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I'm doing this:

 

"Heirloom Beans" by Steve Sando and Vanessa Barrington, Chronicle Books, $22.95. "Beans," a talk by Sando and Ken Albala, in the Mark Taper Auditorium at the Los Angeles Public Library, downtown branch, 630 W. 5th St., 10:30 a.m. Saturday. For more information, call (323) 663-5407 or go to www.culinaryhistoriansofsoutherncalifornia.org.

 

It's Saturday morning. The rest of the day is full before I fly back home but I fly in Friday night.

I'm up for a drink or a nearby dinner but I need to make it not too late a night so I'll be fresh for the next day's presentation.

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One of the things I miss about L.A. are those Saturday mornings with the Culinary Historians. I arranged a couple of events for them and learned some amazing tid-bits through the wide variety of speakers they arranged.

 

Steve, you'll be meeting Richard Foss - a gregarious, heavily-bearded man. He's one of my oldest friends and on their organizing committee; please give him a big hug for me...

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No worries, you southern deadbeats. I've made plans with some pals.

 

Steve, you'll be meeting Richard Foss - a gregarious, heavily-bearded man. He's one of my oldest friends and on their organizing committee; please give him a big hug for me...

 

I think you introduced him to me at the market once. I'm still not sure I'm ready to hug but I will send him your best!

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No worries, you southern deadbeats. I've made plans with some pals.

 

Steve, you'll be meeting Richard Foss - a gregarious, heavily-bearded man. He's one of my oldest friends and on their organizing committee; please give him a big hug for me...

 

I think you introduced him to me at the market once. I'm still not sure I'm ready to hug but I will send him your best!

 

 

Oh yeah........ :blush:

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WARINING: Long. And probably boring.

 

I flew into LAX and you wouldn't recognize it if you haven't been there for awhile. It's still a hell-hole but there are signs of improvement and I'd still say avoid United at all costs. My hosts put me up at The Standard, which everybody knows but me. It is silly-modern and yet there are lots of nice touches. The lobby has no signs so you're not sure where to check in. What this proves, I don't know but it's modern! The room had a shower in the middle of it. The bed was futon (and very comfortable). There was no bad art on the wall but it was silly stark and sleek. There was one plastic chair and the futon so there was no real place to get comfortable. But there was free wireless and an ipod station.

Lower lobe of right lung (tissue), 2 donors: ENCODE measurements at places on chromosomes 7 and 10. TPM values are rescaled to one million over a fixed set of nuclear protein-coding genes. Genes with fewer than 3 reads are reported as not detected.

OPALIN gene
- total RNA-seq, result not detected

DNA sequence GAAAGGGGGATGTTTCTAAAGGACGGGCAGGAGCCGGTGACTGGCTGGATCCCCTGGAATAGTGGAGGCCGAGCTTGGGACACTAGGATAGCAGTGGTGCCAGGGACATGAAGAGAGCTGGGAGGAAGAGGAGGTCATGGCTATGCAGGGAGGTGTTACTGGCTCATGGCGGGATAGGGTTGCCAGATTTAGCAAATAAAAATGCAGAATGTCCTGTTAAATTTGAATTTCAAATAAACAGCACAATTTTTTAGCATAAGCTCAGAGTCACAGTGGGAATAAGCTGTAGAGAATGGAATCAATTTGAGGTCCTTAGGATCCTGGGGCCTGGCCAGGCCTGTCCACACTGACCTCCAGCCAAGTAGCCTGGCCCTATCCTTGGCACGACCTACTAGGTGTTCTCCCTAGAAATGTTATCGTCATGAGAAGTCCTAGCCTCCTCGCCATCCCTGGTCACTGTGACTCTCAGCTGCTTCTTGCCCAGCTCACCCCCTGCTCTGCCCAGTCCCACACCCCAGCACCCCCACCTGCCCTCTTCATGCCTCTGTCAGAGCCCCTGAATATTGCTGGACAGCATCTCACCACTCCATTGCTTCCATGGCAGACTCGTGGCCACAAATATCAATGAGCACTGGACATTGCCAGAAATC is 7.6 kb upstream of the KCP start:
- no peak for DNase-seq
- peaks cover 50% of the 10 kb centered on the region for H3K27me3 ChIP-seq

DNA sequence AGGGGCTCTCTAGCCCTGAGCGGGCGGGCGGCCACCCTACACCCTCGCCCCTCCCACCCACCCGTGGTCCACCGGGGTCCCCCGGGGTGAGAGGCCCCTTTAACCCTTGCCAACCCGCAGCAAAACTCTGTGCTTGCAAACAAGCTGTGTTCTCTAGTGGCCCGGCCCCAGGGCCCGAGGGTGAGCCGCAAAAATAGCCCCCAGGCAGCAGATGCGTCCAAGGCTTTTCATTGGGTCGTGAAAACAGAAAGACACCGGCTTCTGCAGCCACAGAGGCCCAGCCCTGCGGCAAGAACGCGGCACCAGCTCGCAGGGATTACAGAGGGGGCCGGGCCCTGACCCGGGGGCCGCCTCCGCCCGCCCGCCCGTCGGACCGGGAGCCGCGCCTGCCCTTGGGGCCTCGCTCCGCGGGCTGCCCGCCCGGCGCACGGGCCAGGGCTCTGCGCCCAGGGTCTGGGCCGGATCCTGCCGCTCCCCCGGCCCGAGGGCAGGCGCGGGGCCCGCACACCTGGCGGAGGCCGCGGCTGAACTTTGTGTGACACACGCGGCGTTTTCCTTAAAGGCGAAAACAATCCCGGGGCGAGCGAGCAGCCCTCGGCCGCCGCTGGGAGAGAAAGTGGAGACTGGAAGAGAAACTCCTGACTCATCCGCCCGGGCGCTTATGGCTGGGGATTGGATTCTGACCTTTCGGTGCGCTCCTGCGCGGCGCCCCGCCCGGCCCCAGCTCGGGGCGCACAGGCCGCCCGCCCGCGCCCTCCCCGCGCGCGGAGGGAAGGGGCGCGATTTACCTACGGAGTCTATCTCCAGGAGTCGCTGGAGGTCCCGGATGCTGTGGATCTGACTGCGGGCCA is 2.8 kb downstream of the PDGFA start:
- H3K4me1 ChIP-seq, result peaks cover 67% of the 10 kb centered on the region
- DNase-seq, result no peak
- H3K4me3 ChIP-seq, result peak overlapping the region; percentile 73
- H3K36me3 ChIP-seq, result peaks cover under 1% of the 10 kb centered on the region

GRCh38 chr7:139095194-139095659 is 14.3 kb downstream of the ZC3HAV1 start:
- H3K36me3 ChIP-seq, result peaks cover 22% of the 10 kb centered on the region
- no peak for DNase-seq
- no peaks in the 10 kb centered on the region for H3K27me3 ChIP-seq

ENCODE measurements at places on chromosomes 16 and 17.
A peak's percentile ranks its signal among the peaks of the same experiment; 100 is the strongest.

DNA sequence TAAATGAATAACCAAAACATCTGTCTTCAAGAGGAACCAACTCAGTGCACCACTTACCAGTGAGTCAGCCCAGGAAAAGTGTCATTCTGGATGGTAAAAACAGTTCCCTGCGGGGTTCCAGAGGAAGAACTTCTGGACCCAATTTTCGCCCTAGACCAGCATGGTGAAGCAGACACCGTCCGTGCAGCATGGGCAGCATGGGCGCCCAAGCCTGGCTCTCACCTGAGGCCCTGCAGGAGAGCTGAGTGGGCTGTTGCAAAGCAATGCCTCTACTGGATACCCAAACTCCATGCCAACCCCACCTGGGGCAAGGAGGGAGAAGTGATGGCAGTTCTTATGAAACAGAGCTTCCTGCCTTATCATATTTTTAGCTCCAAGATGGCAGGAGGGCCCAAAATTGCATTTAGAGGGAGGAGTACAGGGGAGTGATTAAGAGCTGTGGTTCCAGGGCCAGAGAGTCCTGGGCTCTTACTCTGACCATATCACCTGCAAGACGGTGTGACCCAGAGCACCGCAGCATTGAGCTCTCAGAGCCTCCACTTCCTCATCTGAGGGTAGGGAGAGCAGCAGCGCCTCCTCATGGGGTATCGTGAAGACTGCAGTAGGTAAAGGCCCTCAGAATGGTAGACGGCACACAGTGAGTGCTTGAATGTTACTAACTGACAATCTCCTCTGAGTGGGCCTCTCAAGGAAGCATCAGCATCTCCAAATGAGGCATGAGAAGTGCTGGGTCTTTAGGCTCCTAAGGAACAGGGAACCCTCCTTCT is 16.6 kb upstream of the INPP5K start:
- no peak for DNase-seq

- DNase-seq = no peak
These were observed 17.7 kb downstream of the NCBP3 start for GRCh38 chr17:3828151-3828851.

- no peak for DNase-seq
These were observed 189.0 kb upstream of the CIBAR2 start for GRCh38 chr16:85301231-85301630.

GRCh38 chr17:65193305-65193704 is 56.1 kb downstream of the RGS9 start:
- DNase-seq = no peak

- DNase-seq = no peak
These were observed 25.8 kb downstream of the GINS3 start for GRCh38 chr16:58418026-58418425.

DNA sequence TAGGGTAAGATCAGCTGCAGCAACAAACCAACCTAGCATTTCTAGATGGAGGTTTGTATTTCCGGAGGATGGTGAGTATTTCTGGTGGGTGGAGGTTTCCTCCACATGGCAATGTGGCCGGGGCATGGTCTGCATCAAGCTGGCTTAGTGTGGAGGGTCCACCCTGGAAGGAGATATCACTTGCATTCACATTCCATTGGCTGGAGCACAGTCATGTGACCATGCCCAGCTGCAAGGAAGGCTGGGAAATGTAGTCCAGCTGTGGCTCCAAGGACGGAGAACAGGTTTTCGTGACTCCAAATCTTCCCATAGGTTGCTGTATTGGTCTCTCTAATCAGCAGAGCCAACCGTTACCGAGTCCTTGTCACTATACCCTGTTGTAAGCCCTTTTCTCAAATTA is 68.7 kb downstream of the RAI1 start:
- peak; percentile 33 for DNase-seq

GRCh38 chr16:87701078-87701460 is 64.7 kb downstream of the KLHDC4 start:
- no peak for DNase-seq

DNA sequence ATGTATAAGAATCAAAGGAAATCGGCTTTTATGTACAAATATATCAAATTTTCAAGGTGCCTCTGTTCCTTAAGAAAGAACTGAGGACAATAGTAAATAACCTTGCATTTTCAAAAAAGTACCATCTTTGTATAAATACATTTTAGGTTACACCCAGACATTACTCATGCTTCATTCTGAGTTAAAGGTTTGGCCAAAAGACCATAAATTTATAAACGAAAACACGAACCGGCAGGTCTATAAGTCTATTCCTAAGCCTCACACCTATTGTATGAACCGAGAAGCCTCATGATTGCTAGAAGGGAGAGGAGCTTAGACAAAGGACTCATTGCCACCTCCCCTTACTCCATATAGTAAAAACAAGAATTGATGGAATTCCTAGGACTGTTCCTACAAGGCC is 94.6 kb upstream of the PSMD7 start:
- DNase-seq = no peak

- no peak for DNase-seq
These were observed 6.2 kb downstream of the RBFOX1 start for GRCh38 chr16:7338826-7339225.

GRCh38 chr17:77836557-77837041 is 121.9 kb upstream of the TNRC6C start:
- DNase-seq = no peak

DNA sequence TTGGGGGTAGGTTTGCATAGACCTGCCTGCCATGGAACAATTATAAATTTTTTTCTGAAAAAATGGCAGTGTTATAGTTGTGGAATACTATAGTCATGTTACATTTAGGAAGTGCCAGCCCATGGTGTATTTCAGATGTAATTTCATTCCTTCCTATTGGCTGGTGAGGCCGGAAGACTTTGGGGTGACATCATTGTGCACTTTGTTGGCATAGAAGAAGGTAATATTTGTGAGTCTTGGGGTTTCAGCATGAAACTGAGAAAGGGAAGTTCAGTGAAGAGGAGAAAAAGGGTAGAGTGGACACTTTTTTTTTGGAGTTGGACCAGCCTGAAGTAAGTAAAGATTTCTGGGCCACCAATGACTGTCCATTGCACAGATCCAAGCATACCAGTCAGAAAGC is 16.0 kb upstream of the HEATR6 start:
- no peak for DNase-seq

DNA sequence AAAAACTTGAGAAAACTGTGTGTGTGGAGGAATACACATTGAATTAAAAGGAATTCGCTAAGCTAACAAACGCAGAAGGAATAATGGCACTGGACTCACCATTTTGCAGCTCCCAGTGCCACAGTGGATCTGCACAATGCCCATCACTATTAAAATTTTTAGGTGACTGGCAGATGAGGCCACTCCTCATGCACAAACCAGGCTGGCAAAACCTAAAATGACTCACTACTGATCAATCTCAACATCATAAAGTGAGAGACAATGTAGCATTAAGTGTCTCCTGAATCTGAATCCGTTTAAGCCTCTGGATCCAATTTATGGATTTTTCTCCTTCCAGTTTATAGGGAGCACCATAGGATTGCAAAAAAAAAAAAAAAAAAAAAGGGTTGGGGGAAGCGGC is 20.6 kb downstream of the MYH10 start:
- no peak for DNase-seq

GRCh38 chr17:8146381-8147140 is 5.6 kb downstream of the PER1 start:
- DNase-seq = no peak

So downtown LA is a real wild ride. I walked the few blocks to visit La Monkey and it goes from Manhattan to Mexico City to Skid Row all within blocks. The buildings are beautiful, especially if you look up and I was reminded of when I was a kid and my grandmother and great grandmother moved from Chicago to downtown LA. I'd almost forgotten that. Anyway, the Nickel DIner is adorable without being too cute. It's sort of gentrification that fits in with the existing neighborhood. Monica and Kristen have performed a miracle and you really owe it to yourself to check it out. I came too late to eat but you just know the food is glorious.

We all went for drinks. first at Cole's, which is famous for it's french dip sandwiches. The sides we good but the sandwiches were lackluster and somewhat of a rip. But the bar is fun and the bartenders smart. Then we went to The Association. It's a bar but it's pure theater. It looks like the set from the Thomas Crown Affair and you could easily imagine Faye and Steve playing chess. Pet Clark and bossa nova were the music. Very cute. Model type bartenders and it was fun until it started to get crowded. It's a lounge and should be gracious. Once it was more like a club, it was less interesting.

It was great seeing Monica and Kristen again (they'd been over to my place for dinner with GalPalJoan right before they opened the Nickel). I am intrigued by downtown LA. You expect to see Tom Waits around every corner and the ghosts of old Hollywood that are long gone have all moved here.

The presentation was less magical. The auditorium was pretty full and the crowd was an interesting mix. But of course I botched the Powerpoint presentation and fumbled at first. I used OpenOffice Impress, which should have been fine, but I placed all the photos and instead of saving the photos in the file, it made references on my hard drive, so there were no images. Luckily, I had a mini-hard drive with all the images and I was able to use those and just click through them. It was fine once I got my rhythm but those first moments were sheer hell. Ken Albala, who wrote Beans: A History is a college professor and of course was very comfortable in front of an audience. He's really interesting to hear but his history about beans contained more fart material than I've ever known. At one point i had to point out to the audience that my book addresses the subject in less than a paragraph.

After, a nice reception and all of the books, from Ken and me, sold out, which was nice. Then the board took us for good dim-sum and a tour of Chinatown. Then a flight home.

 

Anyway- just like I felt after NY, I need to travel more in the US. Next plan is spring in Denver for the IACP meeting.

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